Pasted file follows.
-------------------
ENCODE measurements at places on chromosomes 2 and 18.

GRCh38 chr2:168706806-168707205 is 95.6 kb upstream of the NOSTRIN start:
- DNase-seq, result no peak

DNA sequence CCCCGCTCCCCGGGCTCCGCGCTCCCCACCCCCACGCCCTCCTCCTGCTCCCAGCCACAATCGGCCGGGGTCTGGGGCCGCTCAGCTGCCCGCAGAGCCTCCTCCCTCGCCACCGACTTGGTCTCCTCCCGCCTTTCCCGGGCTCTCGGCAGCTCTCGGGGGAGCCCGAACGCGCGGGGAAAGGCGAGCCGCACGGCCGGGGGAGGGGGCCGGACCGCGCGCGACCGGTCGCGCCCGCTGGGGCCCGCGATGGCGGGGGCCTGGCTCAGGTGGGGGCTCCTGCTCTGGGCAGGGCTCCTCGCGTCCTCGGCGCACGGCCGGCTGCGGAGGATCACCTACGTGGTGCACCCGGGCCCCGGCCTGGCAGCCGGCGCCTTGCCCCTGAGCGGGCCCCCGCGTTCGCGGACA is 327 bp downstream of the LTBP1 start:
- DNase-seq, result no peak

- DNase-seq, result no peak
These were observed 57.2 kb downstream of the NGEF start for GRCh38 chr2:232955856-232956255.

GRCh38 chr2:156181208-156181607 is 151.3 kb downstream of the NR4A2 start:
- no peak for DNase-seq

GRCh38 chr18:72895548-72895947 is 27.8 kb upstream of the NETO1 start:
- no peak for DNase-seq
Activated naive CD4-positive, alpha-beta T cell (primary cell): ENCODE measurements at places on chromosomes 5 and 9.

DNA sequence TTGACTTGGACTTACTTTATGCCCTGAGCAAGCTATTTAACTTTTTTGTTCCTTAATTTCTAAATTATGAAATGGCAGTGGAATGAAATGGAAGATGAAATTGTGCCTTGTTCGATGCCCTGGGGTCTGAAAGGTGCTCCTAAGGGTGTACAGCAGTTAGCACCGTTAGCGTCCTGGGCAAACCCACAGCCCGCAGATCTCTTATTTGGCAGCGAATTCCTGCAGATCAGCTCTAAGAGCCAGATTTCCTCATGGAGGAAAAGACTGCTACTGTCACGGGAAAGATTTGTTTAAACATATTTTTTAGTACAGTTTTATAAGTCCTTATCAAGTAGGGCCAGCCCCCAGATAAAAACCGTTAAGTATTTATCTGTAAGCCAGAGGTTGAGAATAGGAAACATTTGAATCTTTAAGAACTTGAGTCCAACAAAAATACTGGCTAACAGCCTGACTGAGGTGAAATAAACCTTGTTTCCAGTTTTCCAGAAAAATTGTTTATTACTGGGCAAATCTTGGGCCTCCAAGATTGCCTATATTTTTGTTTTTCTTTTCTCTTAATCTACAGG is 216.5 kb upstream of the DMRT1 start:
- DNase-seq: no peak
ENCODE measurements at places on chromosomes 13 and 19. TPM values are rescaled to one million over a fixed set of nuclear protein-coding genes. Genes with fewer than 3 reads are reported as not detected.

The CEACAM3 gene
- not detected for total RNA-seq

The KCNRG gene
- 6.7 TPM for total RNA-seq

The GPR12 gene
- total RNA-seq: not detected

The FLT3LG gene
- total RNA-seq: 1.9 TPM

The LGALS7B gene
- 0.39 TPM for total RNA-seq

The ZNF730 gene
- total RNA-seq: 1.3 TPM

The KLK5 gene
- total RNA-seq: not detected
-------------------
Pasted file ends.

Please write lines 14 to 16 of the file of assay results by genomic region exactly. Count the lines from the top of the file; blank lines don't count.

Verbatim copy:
- DNase-seq: no peak
ENCODE measurements at places on chromosomes 13 and 19. TPM values are rescaled to one million over a fixed set of nuclear protein-coding genes. Genes with fewer than 3 reads are reported as not detected.

The CEACAM3 gene